And here the capabilities of your accounting firm comes into play again. We are of course talking about their ability to interface with these systems. If they have their own in-house built system and have thought about you should be alright if the APIs exist. But if not, you are in for a bumpy ride. Well known accounting systems generally have a long list of APIs that will make the integration work a breeze. But be very mindful of this as it can have a significant impact on your costs.
So here are the key questions summarised for you:
– How old is the system used and is it known for its easy of use?
– How many bank accounts and debit / credit cards do I really need to integrate?
– Does the system from the accounting firms have ready made interfaces (APIs) to integrate my systems?
People and systems costs will have a direct visible impact to your bill. What is often not considered but has an indirect and at times direct impact to your bills are process costs. These costs are driven by the way you and the accounting firm decide to operate. In practice what one needs to be very mindful about is i) the nature of touch-points ii) frequency iii) reactivity.
The nature of touch-points refer to how the exchange takes place. People being people like to have a personal interaction and meet, speak with others. This will of course generate more idle time not dedicated to the actual operation. It will consume most likely senior time on both sides and time is money.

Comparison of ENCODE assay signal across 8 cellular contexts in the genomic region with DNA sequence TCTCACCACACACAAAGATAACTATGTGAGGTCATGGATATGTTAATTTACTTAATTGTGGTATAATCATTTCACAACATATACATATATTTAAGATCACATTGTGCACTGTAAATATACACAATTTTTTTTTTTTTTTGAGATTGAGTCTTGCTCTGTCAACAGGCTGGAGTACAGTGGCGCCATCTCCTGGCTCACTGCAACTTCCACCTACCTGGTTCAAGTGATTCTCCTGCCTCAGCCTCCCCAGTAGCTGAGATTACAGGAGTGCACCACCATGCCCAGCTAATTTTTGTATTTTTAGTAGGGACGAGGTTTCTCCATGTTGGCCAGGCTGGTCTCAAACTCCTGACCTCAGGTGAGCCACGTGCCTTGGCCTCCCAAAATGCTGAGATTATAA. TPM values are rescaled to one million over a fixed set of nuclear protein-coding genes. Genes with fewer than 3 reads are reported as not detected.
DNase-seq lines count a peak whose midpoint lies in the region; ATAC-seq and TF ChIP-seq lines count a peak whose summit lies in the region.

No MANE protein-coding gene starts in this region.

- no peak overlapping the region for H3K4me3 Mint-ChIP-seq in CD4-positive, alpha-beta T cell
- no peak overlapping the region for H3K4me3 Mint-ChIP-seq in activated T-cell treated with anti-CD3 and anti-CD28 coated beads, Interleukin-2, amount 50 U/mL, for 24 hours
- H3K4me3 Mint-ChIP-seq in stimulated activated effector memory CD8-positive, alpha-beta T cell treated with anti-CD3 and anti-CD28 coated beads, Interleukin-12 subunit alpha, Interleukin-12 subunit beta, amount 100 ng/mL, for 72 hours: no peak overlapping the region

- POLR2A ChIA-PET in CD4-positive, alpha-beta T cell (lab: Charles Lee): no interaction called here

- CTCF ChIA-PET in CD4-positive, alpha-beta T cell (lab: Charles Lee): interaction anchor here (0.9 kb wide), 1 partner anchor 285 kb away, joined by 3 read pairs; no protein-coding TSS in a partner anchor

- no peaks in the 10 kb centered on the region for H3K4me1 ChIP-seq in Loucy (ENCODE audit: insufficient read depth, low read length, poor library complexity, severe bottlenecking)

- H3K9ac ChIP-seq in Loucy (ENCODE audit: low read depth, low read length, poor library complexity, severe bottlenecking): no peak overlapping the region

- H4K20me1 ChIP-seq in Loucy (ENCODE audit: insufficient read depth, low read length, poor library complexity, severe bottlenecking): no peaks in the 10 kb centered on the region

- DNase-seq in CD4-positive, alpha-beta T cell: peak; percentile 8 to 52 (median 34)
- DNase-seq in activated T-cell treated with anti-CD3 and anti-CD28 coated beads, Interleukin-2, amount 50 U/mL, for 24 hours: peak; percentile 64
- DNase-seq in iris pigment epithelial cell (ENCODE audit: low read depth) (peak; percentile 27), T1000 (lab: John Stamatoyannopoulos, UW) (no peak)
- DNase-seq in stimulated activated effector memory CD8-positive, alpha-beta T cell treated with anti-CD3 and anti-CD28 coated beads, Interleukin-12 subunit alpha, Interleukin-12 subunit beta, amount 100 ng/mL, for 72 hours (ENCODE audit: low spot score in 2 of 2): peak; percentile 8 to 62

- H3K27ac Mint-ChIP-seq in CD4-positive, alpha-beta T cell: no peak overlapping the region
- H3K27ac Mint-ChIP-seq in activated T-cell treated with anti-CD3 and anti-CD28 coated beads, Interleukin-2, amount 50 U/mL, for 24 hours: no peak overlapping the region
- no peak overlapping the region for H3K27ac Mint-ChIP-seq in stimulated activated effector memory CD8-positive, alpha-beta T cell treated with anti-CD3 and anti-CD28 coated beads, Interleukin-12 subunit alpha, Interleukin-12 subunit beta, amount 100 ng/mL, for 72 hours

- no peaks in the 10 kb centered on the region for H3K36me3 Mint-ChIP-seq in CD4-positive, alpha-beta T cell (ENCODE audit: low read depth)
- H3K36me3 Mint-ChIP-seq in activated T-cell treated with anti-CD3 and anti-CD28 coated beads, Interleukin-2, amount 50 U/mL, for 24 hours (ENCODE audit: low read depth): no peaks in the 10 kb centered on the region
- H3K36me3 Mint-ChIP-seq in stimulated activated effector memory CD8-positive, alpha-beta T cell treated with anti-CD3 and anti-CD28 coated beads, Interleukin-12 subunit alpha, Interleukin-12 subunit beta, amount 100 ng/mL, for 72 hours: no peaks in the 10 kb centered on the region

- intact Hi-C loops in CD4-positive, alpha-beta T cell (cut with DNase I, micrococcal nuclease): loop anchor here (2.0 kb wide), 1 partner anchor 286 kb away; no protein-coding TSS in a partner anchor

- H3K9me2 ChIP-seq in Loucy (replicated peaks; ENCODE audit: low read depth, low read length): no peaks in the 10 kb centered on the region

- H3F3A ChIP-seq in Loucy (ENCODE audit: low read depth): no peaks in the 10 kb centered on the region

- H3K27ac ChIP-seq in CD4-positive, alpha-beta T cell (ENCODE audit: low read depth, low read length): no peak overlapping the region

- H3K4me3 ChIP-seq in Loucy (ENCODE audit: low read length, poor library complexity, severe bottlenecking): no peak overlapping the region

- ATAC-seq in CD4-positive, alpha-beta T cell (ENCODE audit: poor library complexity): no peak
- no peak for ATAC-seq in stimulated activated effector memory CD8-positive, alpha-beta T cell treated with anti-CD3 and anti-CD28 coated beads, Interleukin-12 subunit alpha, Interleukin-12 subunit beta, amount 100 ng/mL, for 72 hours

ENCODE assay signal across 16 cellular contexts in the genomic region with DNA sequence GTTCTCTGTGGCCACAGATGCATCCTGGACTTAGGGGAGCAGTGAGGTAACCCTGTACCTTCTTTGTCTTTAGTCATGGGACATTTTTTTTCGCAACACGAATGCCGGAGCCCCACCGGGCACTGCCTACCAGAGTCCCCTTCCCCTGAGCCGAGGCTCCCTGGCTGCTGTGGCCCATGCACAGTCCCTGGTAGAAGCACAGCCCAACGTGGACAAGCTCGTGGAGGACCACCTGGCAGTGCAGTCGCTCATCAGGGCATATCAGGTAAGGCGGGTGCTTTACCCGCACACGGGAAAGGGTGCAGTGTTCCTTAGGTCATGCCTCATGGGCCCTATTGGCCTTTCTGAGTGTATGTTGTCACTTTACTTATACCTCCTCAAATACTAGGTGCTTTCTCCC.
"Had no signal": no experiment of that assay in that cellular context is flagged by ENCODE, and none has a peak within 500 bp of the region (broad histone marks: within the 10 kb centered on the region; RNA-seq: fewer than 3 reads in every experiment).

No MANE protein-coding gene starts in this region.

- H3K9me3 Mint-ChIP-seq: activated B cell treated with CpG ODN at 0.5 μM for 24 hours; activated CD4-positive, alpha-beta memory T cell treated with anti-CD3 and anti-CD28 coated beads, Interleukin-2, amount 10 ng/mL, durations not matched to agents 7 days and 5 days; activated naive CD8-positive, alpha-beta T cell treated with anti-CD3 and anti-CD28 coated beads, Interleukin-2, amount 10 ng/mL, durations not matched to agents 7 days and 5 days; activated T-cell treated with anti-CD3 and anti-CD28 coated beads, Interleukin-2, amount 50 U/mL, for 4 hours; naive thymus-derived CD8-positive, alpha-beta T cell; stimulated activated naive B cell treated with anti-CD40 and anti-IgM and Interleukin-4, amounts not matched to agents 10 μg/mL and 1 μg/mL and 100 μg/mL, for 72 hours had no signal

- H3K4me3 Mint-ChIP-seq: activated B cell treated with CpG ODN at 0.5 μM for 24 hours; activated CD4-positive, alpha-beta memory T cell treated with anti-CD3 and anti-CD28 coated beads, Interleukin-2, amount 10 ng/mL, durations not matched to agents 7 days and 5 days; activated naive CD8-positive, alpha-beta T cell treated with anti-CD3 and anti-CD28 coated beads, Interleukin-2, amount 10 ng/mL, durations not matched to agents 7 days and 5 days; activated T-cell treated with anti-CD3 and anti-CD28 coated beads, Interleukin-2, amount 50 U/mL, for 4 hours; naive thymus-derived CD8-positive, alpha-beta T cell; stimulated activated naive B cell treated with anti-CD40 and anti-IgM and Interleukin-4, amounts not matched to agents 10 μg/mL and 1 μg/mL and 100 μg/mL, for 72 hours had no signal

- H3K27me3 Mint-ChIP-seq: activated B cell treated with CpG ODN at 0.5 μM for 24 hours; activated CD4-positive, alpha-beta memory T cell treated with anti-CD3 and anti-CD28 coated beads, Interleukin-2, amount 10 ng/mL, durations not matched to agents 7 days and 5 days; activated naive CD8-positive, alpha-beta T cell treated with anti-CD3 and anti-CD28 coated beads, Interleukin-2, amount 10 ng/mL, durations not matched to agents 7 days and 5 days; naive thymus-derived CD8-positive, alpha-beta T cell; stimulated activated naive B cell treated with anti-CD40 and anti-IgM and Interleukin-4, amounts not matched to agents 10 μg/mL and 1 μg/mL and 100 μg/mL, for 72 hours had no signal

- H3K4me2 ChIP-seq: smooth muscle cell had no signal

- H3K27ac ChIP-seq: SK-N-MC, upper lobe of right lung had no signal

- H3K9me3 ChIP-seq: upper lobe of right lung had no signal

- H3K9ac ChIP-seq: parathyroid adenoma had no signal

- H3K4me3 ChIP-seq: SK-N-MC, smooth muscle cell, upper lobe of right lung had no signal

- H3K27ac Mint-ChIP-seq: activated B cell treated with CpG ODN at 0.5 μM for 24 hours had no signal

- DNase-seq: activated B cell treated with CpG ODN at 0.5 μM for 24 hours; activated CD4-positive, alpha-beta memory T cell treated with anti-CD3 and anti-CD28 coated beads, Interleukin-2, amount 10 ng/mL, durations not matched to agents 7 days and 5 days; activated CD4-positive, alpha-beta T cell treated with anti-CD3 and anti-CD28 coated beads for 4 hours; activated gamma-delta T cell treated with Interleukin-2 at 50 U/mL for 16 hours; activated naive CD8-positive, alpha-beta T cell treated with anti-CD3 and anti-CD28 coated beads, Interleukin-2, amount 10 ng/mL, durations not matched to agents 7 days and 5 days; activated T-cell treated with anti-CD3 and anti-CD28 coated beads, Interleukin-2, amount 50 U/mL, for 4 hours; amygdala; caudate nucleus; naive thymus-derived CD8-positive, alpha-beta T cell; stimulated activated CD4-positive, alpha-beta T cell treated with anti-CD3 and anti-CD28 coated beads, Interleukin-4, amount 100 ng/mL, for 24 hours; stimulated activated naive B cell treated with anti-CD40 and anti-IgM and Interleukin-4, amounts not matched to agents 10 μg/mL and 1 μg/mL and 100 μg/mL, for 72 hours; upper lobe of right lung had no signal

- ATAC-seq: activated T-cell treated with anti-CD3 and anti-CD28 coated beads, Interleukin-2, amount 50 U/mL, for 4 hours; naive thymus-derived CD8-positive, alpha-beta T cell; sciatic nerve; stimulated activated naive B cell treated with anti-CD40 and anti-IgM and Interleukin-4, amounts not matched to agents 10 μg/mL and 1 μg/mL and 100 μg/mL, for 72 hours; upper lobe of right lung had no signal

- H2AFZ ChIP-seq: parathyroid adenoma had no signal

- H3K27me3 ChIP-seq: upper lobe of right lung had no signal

The second is the frequency of these interactions. How often are you required to engage with your accountants? Now of course if the engagement is as automated as possible it will have less impact than if they require a meeting or a phone call. So if high frequency is needed, make sure to keep them as automated and as short as possible. Clarity of the task here helps (approve, review, inform and confirm).
Finally reactivity matters. You may wonder how. Well if I expect a response from you and I have to wait, someone will have to pay for my idle time. While this is perhaps less of an issue with outsourced services that can share people between clients, the cost of following up will have an impact let alone all other indirectly related costs (interest expenses for paying an invoice late, need for extra financing for not invoicing on time etc …).
In summary here are the process related questions you want to ask yourself as you manage your accounting services costs:
– In what circumstances do I need to engage with my accountants? Can these be automated and does the vendor know these best practices?
– How many times do I really need to interface with my accountants?
– How can I stay on top of things to make sure I get the job done on time to prevent cost creep?
Take some time to scope out your requirements before appointing an accounting firm, and it can save you time and money. Look for the right accounting services for your organisation on Koble.